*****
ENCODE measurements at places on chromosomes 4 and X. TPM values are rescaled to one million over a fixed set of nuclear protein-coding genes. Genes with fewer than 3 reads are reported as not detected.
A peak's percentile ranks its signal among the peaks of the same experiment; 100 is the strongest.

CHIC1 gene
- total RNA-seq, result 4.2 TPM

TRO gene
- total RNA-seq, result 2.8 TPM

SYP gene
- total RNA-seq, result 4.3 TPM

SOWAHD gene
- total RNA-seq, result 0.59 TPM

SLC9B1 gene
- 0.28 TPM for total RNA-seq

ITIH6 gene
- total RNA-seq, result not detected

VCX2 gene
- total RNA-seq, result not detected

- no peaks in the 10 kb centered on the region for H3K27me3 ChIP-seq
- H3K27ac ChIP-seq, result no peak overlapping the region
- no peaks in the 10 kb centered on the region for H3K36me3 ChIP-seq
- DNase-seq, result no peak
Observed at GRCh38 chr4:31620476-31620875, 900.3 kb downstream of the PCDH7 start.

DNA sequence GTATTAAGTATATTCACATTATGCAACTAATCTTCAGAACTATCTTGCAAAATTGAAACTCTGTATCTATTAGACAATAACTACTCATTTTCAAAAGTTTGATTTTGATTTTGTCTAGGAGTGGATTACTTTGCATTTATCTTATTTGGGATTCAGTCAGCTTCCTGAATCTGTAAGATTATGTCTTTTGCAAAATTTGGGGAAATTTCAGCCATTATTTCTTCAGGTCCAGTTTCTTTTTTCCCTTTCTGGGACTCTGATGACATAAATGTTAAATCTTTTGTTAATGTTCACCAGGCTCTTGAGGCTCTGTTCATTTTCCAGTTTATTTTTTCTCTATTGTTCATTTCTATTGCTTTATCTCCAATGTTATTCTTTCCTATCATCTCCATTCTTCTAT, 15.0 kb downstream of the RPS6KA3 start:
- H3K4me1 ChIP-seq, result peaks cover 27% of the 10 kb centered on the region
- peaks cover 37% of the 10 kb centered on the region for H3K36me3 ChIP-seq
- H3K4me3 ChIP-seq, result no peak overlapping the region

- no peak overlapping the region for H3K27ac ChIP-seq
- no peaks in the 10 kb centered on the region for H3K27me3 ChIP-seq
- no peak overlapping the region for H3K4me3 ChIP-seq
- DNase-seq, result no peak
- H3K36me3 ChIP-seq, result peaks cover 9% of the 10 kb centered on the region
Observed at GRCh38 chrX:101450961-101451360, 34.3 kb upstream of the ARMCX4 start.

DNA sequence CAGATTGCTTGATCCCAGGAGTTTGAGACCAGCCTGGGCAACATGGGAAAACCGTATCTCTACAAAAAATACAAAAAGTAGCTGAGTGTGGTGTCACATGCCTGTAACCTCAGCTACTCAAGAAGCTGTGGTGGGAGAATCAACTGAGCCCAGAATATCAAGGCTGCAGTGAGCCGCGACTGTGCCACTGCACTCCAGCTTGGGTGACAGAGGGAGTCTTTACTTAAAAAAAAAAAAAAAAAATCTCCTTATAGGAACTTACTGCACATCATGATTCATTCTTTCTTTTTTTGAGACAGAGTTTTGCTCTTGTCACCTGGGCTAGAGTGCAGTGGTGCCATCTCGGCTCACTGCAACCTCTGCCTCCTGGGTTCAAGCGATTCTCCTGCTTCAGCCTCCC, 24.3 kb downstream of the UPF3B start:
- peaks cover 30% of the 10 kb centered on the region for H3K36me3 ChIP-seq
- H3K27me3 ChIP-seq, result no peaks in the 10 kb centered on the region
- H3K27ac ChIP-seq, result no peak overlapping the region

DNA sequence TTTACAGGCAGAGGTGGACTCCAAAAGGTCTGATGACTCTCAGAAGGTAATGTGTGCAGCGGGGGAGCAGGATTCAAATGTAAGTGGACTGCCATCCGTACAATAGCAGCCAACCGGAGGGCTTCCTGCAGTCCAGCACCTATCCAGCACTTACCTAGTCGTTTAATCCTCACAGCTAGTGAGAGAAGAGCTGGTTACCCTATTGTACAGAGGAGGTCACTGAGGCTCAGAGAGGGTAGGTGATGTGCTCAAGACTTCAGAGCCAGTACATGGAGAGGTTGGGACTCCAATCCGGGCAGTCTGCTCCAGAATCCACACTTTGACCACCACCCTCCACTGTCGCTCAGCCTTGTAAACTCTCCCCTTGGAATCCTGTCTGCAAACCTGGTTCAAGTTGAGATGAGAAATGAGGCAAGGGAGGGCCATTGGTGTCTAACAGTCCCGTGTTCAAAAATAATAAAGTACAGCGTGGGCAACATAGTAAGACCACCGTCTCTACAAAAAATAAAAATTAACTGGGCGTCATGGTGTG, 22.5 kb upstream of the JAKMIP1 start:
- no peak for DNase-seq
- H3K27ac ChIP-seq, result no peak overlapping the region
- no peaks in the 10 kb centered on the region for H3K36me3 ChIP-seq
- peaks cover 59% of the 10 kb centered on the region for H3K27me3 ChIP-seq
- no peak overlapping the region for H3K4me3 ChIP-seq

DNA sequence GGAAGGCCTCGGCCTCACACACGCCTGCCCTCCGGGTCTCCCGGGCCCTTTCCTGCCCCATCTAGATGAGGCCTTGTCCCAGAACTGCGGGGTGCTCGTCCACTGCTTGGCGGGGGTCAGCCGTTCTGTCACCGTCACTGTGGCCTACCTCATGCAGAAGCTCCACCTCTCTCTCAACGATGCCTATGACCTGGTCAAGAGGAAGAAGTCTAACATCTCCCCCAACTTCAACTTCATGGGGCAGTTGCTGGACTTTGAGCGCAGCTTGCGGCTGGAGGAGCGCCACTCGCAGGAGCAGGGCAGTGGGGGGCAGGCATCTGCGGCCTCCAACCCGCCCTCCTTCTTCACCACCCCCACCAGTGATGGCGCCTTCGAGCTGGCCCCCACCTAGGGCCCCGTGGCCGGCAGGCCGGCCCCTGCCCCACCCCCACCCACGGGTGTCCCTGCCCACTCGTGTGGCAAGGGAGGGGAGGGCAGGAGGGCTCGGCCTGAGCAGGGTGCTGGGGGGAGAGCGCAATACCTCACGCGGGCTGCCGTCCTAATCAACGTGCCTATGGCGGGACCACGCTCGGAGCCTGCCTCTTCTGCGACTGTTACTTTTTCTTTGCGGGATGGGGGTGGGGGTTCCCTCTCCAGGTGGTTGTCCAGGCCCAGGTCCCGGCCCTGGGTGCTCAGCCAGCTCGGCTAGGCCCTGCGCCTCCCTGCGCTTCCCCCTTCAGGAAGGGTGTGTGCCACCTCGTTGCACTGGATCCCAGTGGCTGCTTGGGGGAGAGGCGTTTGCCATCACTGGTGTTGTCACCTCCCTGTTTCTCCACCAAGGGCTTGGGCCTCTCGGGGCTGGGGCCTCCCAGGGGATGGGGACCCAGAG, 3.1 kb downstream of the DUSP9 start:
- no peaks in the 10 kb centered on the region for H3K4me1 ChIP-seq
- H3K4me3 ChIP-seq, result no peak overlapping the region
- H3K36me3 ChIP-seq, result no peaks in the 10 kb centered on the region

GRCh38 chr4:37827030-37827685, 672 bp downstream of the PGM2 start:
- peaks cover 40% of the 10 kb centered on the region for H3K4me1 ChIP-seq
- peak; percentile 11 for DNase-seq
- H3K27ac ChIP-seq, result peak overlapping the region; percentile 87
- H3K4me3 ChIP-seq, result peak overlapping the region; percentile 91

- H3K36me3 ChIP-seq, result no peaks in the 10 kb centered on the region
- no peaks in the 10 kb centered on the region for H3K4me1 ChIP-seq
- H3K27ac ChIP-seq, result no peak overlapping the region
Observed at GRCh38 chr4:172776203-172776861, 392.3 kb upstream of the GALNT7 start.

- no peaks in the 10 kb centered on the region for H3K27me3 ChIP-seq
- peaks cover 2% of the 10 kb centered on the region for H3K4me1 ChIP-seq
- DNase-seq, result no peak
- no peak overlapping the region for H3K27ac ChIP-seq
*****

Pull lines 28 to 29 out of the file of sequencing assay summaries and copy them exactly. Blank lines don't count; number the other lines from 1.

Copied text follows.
- no peak overlapping the region for H3K4me3 ChIP-seq
- DNase-seq, result no peak